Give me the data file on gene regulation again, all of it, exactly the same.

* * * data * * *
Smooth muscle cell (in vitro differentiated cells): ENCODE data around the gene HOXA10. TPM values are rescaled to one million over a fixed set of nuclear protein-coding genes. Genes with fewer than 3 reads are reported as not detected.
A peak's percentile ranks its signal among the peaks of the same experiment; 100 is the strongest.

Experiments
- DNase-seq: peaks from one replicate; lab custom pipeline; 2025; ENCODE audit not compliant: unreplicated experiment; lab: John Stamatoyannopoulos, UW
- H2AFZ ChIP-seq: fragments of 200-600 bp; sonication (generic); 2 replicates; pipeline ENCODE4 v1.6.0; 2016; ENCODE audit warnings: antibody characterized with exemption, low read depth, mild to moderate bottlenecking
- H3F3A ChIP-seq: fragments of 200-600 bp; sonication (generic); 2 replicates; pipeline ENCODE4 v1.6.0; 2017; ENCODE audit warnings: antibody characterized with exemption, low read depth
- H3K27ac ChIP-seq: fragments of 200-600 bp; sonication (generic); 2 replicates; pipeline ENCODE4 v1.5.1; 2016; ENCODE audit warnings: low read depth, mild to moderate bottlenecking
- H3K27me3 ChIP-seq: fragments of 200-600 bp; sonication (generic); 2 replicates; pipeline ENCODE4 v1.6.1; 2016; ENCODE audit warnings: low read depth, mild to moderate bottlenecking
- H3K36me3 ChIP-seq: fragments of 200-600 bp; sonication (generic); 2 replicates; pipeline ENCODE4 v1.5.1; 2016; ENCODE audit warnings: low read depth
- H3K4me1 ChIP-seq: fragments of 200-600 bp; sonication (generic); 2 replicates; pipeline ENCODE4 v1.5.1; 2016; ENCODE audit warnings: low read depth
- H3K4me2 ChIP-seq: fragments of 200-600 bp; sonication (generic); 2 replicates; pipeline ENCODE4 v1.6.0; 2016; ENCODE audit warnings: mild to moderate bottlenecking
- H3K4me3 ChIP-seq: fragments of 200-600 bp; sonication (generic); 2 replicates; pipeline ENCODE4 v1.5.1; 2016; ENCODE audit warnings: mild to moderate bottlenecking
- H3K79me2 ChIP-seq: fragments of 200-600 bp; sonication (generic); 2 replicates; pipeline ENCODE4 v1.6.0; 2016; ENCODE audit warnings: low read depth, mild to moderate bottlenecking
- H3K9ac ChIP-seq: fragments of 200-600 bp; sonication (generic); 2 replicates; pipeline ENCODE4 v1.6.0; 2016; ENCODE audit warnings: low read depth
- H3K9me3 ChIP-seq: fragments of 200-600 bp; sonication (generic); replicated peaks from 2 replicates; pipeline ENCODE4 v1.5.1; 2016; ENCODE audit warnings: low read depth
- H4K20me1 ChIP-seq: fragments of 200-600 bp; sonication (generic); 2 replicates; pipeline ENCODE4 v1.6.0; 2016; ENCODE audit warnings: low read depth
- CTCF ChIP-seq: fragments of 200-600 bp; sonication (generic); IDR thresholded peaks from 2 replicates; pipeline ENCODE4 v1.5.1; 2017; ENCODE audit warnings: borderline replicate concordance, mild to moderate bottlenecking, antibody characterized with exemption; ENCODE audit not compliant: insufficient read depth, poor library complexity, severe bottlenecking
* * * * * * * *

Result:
Smooth muscle cell (in vitro differentiated cells): ENCODE data around the gene HOXA10. TPM values are rescaled to one million over a fixed set of nuclear protein-coding genes. Genes with fewer than 3 reads are reported as not detected.
A peak's percentile ranks its signal among the peaks of the same experiment; 100 is the strongest.

Experiments
- DNase-seq: peaks from one replicate; lab custom pipeline; 2025; ENCODE audit not compliant: unreplicated experiment; lab: John Stamatoyannopoulos, UW
- H2AFZ ChIP-seq: fragments of 200-600 bp; sonication (generic); 2 replicates; pipeline ENCODE4 v1.6.0; 2016; ENCODE audit warnings: antibody characterized with exemption, low read depth, mild to moderate bottlenecking
- H3F3A ChIP-seq: fragments of 200-600 bp; sonication (generic); 2 replicates; pipeline ENCODE4 v1.6.0; 2017; ENCODE audit warnings: antibody characterized with exemption, low read depth
- H3K27ac ChIP-seq: fragments of 200-600 bp; sonication (generic); 2 replicates; pipeline ENCODE4 v1.5.1; 2016; ENCODE audit warnings: low read depth, mild to moderate bottlenecking
- H3K27me3 ChIP-seq: fragments of 200-600 bp; sonication (generic); 2 replicates; pipeline ENCODE4 v1.6.1; 2016; ENCODE audit warnings: low read depth, mild to moderate bottlenecking
- H3K36me3 ChIP-seq: fragments of 200-600 bp; sonication (generic); 2 replicates; pipeline ENCODE4 v1.5.1; 2016; ENCODE audit warnings: low read depth
- H3K4me1 ChIP-seq: fragments of 200-600 bp; sonication (generic); 2 replicates; pipeline ENCODE4 v1.5.1; 2016; ENCODE audit warnings: low read depth
- H3K4me2 ChIP-seq: fragments of 200-600 bp; sonication (generic); 2 replicates; pipeline ENCODE4 v1.6.0; 2016; ENCODE audit warnings: mild to moderate bottlenecking
- H3K4me3 ChIP-seq: fragments of 200-600 bp; sonication (generic); 2 replicates; pipeline ENCODE4 v1.5.1; 2016; ENCODE audit warnings: mild to moderate bottlenecking
- H3K79me2 ChIP-seq: fragments of 200-600 bp; sonication (generic); 2 replicates; pipeline ENCODE4 v1.6.0; 2016; ENCODE audit warnings: low read depth, mild to moderate bottlenecking
- H3K9ac ChIP-seq: fragments of 200-600 bp; sonication (generic); 2 replicates; pipeline ENCODE4 v1.6.0; 2016; ENCODE audit warnings: low read depth
- H3K9me3 ChIP-seq: fragments of 200-600 bp; sonication (generic); replicated peaks from 2 replicates; pipeline ENCODE4 v1.5.1; 2016; ENCODE audit warnings: low read depth
- H4K20me1 ChIP-seq: fragments of 200-600 bp; sonication (generic); 2 replicates; pipeline ENCODE4 v1.6.0; 2016; ENCODE audit warnings: low read depth
- CTCF ChIP-seq: fragments of 200-600 bp; sonication (generic); IDR thresholded peaks from 2 replicates; pipeline ENCODE4 v1.5.1; 2017; ENCODE audit warnings: borderline replicate concordance, mild to moderate bottlenecking, antibody characterized with exemption; ENCODE audit not compliant: insufficient read depth, poor library complexity, severe bottlenecking